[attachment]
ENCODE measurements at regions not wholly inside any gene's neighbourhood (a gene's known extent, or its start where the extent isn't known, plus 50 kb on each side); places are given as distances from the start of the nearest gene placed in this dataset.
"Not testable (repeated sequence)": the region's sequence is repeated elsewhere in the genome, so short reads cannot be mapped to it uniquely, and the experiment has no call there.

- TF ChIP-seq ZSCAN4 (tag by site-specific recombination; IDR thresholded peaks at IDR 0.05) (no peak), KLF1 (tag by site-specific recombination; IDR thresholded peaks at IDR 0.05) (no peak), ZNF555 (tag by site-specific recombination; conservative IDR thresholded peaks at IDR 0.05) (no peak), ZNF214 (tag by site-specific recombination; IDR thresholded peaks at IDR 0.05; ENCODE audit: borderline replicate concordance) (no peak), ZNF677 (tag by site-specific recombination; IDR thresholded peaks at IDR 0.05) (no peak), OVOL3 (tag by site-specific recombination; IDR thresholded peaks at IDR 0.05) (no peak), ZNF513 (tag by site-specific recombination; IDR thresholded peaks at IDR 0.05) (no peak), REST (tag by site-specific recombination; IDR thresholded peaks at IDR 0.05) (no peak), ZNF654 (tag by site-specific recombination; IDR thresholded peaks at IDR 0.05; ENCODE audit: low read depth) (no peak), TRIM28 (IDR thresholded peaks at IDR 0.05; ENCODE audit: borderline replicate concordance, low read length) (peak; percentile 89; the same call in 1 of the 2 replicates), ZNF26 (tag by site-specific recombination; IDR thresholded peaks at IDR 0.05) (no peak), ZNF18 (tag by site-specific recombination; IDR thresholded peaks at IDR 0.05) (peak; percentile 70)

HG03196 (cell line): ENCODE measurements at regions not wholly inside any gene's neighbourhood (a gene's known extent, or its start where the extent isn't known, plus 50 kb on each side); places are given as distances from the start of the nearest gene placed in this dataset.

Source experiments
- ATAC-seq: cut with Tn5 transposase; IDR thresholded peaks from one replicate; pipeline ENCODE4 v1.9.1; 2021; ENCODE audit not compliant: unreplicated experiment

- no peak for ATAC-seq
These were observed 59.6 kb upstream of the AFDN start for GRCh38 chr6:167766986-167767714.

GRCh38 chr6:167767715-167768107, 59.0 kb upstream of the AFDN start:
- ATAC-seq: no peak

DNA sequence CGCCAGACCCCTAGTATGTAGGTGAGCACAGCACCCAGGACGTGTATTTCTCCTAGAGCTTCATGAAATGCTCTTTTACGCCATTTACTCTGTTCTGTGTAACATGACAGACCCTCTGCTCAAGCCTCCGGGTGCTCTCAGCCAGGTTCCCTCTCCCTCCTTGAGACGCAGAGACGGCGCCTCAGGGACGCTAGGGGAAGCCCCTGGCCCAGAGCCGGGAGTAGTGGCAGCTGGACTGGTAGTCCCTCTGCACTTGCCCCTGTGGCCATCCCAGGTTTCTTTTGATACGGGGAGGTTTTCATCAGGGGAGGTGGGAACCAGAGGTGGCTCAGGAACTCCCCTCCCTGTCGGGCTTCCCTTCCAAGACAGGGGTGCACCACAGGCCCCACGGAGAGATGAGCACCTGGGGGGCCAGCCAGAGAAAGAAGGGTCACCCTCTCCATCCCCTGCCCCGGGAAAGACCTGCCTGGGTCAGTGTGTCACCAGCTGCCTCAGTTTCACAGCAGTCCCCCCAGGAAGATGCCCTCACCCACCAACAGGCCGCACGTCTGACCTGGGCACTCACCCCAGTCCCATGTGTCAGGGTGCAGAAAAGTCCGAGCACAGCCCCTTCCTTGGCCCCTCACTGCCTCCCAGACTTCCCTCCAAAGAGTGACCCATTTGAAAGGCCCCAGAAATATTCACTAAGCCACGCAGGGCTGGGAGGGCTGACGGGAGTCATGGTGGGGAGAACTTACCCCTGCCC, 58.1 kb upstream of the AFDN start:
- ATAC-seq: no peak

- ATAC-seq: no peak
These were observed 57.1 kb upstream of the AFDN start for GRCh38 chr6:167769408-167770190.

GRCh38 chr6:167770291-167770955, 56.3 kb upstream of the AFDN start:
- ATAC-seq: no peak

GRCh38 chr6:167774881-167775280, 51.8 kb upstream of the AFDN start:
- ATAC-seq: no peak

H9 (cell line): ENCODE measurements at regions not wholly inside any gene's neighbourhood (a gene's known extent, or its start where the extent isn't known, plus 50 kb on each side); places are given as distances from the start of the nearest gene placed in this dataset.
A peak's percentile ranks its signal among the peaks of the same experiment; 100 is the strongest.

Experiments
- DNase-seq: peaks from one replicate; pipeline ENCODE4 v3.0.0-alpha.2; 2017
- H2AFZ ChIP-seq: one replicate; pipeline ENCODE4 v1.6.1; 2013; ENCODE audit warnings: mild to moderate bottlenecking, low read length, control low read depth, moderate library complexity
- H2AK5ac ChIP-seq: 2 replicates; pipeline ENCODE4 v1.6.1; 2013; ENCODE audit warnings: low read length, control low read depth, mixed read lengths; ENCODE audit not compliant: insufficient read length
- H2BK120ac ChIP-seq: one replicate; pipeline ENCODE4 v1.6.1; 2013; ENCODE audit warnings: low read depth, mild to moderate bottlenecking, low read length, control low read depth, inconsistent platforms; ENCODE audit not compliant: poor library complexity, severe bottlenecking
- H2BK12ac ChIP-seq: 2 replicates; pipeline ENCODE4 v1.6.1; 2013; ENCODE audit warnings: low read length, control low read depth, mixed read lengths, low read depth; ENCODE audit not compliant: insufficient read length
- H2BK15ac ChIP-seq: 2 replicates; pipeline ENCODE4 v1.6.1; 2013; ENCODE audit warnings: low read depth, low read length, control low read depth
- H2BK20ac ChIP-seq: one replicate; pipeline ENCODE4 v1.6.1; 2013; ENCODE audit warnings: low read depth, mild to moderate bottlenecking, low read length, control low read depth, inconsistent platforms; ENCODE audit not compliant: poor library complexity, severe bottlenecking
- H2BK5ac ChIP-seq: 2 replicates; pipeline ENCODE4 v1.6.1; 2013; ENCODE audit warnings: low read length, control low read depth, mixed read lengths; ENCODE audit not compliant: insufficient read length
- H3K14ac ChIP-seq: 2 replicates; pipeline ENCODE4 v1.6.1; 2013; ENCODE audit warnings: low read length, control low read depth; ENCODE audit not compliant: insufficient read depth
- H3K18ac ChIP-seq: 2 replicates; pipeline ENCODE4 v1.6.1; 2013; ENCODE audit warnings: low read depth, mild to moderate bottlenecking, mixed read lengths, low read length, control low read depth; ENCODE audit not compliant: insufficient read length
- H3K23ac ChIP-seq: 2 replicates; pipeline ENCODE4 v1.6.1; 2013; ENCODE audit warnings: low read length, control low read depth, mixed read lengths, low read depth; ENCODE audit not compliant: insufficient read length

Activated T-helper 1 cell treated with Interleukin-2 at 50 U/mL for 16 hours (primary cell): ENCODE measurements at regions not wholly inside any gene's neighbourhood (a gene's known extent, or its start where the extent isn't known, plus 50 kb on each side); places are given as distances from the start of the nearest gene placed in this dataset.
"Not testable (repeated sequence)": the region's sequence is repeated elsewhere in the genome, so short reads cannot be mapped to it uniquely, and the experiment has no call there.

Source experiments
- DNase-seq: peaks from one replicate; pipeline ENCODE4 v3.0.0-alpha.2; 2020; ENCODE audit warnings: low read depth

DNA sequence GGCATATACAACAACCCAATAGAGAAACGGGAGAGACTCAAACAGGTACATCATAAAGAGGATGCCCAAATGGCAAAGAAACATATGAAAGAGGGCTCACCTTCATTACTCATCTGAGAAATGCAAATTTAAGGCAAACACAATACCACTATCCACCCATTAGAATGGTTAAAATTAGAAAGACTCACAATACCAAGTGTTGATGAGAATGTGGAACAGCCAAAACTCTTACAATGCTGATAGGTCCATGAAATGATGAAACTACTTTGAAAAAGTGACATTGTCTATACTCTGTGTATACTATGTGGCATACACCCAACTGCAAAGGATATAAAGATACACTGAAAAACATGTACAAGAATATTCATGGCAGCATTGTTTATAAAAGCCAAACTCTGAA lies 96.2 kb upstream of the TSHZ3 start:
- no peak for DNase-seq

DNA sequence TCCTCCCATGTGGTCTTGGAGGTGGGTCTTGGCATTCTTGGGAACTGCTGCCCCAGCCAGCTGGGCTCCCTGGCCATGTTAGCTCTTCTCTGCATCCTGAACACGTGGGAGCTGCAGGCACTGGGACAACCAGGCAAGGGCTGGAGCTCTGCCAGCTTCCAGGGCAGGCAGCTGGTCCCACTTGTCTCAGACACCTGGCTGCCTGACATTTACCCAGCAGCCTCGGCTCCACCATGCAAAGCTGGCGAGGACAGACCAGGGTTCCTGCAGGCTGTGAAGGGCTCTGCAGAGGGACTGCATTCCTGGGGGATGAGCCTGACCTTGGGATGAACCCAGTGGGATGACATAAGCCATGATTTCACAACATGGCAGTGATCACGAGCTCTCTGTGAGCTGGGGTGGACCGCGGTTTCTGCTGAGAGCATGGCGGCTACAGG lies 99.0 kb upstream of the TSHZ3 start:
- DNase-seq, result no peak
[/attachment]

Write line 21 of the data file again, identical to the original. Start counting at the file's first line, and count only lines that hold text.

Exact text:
Experiments